Donkey Kong Country series[edit]

Ropes also appear in the Donkey Kong franchise, specifically the Donkey Kong Country series and the Donkey Kong Land series. Both horizontal and vertical ropes appear in the games, the latter of which acts similar to vines. There are vertical ropes that move back and forth and ones that remain stationary.

Donkey Kong Country[edit]

In Donkey Kong Country, swinging ropes first appear in the level Ropey Rampage, which Donkey Kong and Diddy Kong must use to move between treetops. A later level, Slipslide Ride, mainly features blue and purple slippery ropes: the blue slide the Kongs up while the purple ones slide them down.

Donkey Kong Country 2: Diddy's Kong Quest[edit]

Diddy Kong climbs intersecting ropes in Mainbrace Mayhem of Donkey Kong Country 2.

Two types of ropes were introduced in Donkey Kong Country 2: Diddy's Kong Quest: horizontal ropes and climbable vertical ropes. Both types of ropes first appear in the level Mainbrace Mayhem. The vertical and horizontal ropes often intersect, meaning that Diddy and Dixie Kong must climb up a series of these ropes. The game introduces Klingers, an enemy with an instinctive ability to climb ropes: they always repeatedly climb up a rope or another thin, vertical object, and then slide down.

A ghostly rope species appear throughout the level, Ghostly Grove. They are used like non-moving vertical ropes, but have a key difference of vanishing and reappearing every few seconds. The phantom Ropes also appear in Donkey Kong Land 2 and its Ghostly Grove counterpart.

Donkey Kong Country 3: Dixie Kong's Double Trouble![edit]

The horizontal and vertical ropes reappear in Donkey Kong Country 3; the horizontal ropes have a different appearance in each setting. Another type of rope was introduced, in the level Konveyor Rope Klash, where the ropes rapidly move either left or right like a conveyor belt. The game also introduces Klasps, enemies who wear a TNT Barrel and move across horizontal ropes.

Donkey Kong Country Returns[edit]

Ropes reappeared in Donkey Kong Country Returns, where the player must hold down the "clutch" button for the Kongs to continue holding on the rope.

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Mario Party series[edit]

In the Mario Party series, ropes are mainly found in Minigames. In Hot Rope Jump, located in Mario Party and Mario Party 2, the players are supposed to jump over a rope made of Podoboos. In Get a Rope in Mario Party 5, the player's task is to choose one out of three ropes. Chump Rope in Mario Party 8 has a similar objective compared to Hot Rope Jump; however, it is a 1-vs.-3 player minigame opposed to the 4-player minigame. A jump-rope once again appears in Skipping Class of Mario Party 9.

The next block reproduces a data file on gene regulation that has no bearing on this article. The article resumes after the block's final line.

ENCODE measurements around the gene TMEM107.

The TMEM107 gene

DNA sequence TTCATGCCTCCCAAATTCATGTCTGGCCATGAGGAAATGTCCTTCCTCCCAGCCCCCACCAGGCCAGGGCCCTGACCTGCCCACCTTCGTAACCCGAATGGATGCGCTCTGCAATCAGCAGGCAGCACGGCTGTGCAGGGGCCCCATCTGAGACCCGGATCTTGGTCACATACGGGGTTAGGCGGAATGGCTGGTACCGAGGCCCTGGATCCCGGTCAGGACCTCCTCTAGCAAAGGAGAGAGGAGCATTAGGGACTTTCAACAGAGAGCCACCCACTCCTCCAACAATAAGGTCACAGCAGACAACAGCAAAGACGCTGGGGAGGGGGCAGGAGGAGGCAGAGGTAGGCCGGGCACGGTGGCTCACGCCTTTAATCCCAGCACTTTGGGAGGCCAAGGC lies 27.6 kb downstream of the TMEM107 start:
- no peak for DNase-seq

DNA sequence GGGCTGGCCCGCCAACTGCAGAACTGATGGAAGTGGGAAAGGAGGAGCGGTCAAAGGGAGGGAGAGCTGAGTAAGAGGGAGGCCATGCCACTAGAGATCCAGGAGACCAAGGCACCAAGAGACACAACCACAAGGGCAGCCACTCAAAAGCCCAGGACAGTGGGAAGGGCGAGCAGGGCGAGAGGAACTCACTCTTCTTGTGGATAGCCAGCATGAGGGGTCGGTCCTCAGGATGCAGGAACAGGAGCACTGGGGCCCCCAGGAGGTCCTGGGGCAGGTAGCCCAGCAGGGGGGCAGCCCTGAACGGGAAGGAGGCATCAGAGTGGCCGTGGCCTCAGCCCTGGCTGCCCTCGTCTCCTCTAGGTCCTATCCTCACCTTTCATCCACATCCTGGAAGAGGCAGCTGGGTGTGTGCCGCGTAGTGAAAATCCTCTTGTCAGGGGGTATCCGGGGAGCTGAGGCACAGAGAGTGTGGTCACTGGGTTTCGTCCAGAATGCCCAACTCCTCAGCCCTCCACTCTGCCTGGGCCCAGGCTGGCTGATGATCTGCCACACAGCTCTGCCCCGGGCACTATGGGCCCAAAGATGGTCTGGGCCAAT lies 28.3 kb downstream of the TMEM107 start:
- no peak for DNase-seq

Mario vs. Donkey Kong[edit]

Ropes reappear in Mario vs. Donkey Kong, where they behave in the exact the same way as they do in Donkey Kong for the Game Boy. In this game, the horizontal variants known as wires.

Profiles[edit]

Super Mario 3D Land[edit]

  • European website bio: "Take your time and keep your balance - make sure you don't fall off!!"

Gallery[edit]

For this subject's image gallery, see Gallery:Rope.

Names in other languages[edit]

Language Name Meaning
Japanese ロープ
Rōpu
ワイヤー[5]
Waiyā
Rope

Wire (horizontal, Mario vs. Donkey Kong)
Spanish Cuerda
Cable[6]
Rope
Wire (horizontal, Mario vs. Donkey Kong)
French Corde
Dutch Touwen
German Seile
Italian Corde Rope
Portuguese Corda
Russian Канат
Kanat
Rope
Chinese (Simplified) 绳索[7]
Shéngsuǒ
Rope
Chinese (Traditional) 繩索[8]
Shéngsuǒ
Rope

References[edit]

  1. ^ Mario vs. Donkey Kong instruction booklet, page 25.
  2. ^ Mario vs. Donkey Kong Nintendo 3DS Virtual Console digital instruction manual, page 12.
  3. ^ Hodgson, David S J, Bryan Stratton, and Stephen Stratton. Super Mario Sunshine Prima's Official Strategy Guide. Page 12.
  4. ^ "Swing from the Horizontal Bar, then press Up on the Control Pad and the Jump button." - The Super Game Boy Player's Guide, page 36.
  5. ^ Mario vs. Donkey Kong Shogakukan book
  6. ^ Official Mario vs. Donkey Kong website (Guías Nintendo)
  7. ^ Official simplified Chinese website for Super Mario 3D Land. Retrieved April 5, 2020.
  8. ^ Official traditional Chinese website for Super Mario 3D Land. Retrieved April 5, 2020.